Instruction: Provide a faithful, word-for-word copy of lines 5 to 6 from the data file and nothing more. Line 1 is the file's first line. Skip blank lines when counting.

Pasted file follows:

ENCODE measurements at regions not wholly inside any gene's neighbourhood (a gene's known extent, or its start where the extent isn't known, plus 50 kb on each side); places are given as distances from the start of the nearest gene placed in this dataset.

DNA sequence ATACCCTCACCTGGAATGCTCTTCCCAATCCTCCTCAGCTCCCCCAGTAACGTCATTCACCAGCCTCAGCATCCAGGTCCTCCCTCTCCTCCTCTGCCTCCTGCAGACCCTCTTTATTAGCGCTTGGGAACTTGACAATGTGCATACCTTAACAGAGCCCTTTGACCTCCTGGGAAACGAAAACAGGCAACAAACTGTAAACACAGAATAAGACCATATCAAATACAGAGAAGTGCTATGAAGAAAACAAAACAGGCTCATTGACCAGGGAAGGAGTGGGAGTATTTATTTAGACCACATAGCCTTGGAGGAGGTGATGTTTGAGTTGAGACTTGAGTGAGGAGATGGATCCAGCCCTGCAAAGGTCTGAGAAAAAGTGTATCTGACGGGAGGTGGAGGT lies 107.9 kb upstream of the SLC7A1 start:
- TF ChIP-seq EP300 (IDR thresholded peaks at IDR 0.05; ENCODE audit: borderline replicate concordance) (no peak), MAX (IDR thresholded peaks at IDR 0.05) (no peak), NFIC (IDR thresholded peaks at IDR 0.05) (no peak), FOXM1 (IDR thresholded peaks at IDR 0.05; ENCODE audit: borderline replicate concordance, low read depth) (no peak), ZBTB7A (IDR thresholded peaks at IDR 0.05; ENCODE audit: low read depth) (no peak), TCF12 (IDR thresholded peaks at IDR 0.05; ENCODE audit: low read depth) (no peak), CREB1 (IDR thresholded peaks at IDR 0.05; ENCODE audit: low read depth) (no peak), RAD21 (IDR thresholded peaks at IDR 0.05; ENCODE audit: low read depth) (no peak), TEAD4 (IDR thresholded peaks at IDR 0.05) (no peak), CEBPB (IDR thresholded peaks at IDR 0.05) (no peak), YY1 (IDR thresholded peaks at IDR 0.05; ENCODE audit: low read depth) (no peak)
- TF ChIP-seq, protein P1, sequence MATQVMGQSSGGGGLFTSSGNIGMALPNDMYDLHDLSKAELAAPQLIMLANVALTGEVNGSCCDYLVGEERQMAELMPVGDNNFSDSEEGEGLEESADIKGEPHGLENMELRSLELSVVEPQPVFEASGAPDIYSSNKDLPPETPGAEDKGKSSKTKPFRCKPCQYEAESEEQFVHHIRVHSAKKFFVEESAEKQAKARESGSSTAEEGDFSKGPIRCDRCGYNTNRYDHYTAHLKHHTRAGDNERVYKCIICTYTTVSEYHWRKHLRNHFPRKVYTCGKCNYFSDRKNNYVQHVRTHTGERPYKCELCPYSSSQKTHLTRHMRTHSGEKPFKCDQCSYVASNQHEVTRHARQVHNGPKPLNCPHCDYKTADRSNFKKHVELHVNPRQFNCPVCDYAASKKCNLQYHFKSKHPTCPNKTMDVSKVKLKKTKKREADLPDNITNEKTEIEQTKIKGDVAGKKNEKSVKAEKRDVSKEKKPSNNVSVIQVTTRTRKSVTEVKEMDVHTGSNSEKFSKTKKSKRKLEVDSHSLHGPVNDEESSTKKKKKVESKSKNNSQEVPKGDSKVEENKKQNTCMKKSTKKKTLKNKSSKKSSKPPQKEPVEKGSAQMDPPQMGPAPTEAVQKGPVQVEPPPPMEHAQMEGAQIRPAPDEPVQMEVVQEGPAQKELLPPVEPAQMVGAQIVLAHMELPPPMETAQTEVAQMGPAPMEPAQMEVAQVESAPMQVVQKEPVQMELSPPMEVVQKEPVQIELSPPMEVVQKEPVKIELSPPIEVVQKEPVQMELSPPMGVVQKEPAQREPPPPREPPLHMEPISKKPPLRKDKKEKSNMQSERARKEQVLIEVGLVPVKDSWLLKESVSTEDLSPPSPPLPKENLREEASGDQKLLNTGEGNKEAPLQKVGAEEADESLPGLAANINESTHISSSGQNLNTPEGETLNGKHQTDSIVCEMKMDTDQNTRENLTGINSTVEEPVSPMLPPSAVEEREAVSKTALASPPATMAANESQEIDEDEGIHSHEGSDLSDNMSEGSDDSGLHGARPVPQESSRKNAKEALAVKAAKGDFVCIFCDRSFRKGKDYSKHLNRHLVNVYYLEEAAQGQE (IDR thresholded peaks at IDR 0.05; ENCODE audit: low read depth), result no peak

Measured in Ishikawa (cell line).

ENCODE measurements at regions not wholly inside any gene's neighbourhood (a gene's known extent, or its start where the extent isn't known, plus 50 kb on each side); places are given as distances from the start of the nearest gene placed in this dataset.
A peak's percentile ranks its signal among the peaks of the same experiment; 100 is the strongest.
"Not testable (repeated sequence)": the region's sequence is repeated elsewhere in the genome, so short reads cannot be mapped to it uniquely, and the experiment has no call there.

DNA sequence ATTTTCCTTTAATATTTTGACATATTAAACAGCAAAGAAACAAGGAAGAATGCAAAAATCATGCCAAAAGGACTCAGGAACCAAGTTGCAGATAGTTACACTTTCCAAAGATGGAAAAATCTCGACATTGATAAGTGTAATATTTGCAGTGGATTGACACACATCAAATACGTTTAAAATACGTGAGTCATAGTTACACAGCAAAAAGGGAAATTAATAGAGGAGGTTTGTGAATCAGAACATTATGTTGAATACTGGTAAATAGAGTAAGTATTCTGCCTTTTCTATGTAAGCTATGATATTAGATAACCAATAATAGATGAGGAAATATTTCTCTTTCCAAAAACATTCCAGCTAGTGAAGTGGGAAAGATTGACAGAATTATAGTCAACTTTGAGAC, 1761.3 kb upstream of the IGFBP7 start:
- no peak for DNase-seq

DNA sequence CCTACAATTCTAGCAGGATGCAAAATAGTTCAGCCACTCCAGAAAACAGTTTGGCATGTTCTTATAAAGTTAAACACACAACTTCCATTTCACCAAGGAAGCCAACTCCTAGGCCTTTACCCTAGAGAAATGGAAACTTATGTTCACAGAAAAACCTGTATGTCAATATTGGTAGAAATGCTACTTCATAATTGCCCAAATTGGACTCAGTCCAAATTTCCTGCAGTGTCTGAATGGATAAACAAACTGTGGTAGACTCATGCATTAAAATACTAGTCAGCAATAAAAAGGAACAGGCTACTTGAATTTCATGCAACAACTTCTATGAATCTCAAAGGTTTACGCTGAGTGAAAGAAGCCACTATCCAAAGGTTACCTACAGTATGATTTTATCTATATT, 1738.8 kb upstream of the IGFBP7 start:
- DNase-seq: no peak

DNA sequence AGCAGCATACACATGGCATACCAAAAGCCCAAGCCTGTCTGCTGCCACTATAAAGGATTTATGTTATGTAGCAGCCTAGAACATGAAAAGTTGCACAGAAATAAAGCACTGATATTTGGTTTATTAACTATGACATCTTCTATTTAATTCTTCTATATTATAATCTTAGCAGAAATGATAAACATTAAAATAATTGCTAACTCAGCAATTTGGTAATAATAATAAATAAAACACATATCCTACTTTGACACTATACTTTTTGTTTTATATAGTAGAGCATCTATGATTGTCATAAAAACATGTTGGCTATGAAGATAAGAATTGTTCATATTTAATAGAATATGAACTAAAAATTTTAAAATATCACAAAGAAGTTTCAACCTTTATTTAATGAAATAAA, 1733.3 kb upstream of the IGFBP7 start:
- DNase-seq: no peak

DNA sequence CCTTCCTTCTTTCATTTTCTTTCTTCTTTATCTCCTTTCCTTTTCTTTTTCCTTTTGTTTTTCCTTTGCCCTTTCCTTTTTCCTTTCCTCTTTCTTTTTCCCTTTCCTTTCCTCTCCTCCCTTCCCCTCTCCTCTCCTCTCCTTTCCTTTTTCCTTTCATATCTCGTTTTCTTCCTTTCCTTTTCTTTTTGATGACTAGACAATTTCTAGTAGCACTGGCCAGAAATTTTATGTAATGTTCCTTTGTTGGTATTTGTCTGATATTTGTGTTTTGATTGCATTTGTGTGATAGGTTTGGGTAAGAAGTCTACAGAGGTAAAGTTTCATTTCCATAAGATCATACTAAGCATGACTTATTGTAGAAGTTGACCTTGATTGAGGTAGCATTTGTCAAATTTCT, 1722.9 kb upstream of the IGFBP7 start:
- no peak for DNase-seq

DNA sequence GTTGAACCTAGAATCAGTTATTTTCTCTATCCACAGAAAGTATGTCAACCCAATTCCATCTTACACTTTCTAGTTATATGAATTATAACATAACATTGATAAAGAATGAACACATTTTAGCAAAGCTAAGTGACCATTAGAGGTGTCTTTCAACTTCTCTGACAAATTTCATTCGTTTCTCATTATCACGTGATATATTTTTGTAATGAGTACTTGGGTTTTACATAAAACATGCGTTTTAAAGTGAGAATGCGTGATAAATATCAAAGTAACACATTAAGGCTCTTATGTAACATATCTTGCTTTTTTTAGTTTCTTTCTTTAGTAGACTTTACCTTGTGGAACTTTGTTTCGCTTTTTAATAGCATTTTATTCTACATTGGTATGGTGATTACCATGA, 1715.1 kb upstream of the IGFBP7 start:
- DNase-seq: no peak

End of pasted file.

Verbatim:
Measured in Ishikawa (cell line).

ENCODE measurements at regions not wholly inside any gene's neighbourhood (a gene's known extent, or its start where the extent isn't known, plus 50 kb on each side); places are given as distances from the start of the nearest gene placed in this dataset.